- there's no guarantee that you will ever get to the right answer unless you are faithful to the text and use the method. OK, it worked here. But somewhere else, it will not work and you'll end up with the wrong answer
- if this is the kind of thing you need to include in a sermon (and there's no need to particularly) then you will not only be using a wrong approach yourself, but you will be teaching it to others
- in this particular case, the tendency is to elevate a slightly gnostic view of the text (I worked out this clever thing) with a much more basic approach – what does, for example, 1 Cor 15 say about it.
So, yep. The right answer from the right approach is always what we pursue.
Almost as soon as the EMA is finished, we're off to Hothorpe and the summer wives conference begins. This is for wives of ministers in the first few years of ministry. It's normally a sunny, happy, useful time as wives spend time together under God's word and afternoon's relaxing, refreshing and recharging. This year I'm leading three sessions on Numbers (including the amazing women collectively known as Zelophehad's daughters). Carolyn Ash is teaching alongside. We have 8 or 9 senior women to come and assist leading seminars, prayer groups and available for 1-2-1 help. Hothorpe is a great central location with lots of space and comfort. We have a few spaces left, so do think about coming to join us. More information here.
PS sorry if you're trying to book onto the EMA but there is no space left on Wednesday. We have one or two spaces left on Thursday and Friday.
John Dickson at Spring Younger Ministers
We've now got the video up for John Dickson's three talks (each about an hour). Fascinating stuff – and his enthusiasm is infectious…
I shed a tear. You may too.
I'm not ashamed to say that yesterday two things brought a lump to my throat and a little tear to my eye (not a full blown blub, you understand):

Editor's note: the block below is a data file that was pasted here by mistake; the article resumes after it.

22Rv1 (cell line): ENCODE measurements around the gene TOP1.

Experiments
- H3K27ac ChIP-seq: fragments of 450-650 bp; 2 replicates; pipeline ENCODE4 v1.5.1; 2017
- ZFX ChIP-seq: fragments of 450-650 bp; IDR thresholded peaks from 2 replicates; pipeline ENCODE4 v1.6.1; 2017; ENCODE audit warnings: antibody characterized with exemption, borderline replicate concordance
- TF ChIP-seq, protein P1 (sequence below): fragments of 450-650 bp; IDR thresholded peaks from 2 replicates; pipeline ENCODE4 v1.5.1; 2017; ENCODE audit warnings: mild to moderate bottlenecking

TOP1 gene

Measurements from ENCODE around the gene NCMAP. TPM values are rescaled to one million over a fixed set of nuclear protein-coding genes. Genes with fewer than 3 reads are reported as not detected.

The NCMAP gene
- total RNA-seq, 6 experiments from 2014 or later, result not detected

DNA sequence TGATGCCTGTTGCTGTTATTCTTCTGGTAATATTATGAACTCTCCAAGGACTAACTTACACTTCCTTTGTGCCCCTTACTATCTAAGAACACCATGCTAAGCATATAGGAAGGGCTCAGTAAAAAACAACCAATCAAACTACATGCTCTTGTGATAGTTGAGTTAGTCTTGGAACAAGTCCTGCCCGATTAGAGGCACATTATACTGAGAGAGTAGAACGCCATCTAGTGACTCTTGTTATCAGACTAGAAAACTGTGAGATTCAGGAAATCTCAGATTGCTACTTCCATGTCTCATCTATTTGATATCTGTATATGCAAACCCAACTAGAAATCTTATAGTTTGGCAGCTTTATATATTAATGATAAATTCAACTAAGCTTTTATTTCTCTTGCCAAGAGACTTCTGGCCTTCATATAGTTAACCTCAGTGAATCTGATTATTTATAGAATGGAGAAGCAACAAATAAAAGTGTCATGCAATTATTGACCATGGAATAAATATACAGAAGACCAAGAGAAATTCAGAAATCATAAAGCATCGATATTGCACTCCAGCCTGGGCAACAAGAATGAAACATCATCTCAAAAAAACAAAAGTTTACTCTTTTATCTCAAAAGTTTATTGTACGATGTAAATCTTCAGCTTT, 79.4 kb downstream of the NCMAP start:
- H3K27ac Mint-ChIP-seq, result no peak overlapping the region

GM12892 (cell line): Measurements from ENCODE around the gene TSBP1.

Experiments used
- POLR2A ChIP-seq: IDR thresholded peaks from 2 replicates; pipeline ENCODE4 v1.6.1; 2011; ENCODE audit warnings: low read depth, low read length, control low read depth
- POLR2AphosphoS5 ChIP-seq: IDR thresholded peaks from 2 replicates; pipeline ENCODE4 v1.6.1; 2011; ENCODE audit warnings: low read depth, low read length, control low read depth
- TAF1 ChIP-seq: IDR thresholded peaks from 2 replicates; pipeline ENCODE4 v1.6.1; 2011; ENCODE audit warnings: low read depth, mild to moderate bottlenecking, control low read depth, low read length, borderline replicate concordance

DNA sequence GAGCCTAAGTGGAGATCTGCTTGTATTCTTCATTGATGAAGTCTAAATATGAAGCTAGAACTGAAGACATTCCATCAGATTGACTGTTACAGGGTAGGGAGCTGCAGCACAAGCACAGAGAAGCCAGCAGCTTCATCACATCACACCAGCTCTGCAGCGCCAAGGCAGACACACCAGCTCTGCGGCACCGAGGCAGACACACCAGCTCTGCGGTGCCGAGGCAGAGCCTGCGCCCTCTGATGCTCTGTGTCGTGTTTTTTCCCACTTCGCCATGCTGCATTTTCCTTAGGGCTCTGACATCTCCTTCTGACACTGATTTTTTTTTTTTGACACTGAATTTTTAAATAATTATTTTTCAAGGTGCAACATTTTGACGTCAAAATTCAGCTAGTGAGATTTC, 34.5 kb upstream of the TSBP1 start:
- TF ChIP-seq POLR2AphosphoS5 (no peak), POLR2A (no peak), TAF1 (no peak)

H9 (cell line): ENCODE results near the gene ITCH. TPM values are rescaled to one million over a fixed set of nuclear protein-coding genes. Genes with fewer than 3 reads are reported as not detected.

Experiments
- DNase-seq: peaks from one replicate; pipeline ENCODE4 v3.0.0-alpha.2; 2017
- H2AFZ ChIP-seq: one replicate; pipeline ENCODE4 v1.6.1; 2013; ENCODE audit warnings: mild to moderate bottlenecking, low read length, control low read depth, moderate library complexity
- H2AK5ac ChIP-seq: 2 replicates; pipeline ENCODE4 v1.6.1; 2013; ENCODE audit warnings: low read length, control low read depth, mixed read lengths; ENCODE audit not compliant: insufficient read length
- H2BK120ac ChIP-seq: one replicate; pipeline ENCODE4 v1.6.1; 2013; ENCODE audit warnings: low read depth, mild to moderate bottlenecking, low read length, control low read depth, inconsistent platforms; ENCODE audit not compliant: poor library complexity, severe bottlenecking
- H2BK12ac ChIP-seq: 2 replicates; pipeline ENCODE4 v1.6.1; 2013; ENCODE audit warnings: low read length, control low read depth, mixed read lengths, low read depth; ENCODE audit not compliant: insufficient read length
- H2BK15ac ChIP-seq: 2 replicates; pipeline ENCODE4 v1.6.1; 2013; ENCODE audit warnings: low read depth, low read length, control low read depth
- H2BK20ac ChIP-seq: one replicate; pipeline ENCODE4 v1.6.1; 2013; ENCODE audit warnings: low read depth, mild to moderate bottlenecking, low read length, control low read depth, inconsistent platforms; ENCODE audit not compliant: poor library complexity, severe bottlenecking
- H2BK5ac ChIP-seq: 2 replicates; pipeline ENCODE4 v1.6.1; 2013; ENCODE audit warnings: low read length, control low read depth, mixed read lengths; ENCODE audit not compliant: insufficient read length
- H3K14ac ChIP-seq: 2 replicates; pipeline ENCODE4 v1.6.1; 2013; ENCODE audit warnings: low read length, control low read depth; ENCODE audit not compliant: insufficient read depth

- Elections in Egypt. I saw a lady queuing to vote being interviewed on the BBC. "How long have you been waiting?" asked the reporter. Quick as a flash, she replied, "About 30 years." This is a significant moment in Egyptian politics/history and Christians and churches must be praying, not least because the outcome (known in about two weeks) could have significant impact on gospel witness in that historic country. Make sure you are praying this Sunday…
- A newsletter from friends in South Asia. They have gone for 18 months to learn the language and culture so they can minister to the large Diaspora back here in London. They've been gone 8 or 9 months and I miss them. But what brought a tear to my eye is that in this honest newsletter they admitted that they are all (kids too) desperately homesick. They're determined to keep going, but it's hard. Ministry is hard. If you went into ministry thinking otherwise, then you're a fool. We can get seduced by the fact that ministers in this country have been well looked after (relatively speaking) for the last few hundred years. And, praise God, there are still kind and generous donors who make sure ministers are cared for. But it is not the norm around the world, and it is certainly not the spiritual norm anywhere. Ministry is suffering, and if you don't feel it, perhaps you ought to pause and ask yourself, "What, exactly, am I doing wrong…?"
Credo, spaghetti and swords
I always find Credo magazine a stimulating read. And, for the misguided (!) amongst our readership, it doesn't wear its credo-baptist credentials on its sleeve too much. Latest issue is here. I thought Greg Gilbert had some particularly insightful things to say about preaching through Ezekiel: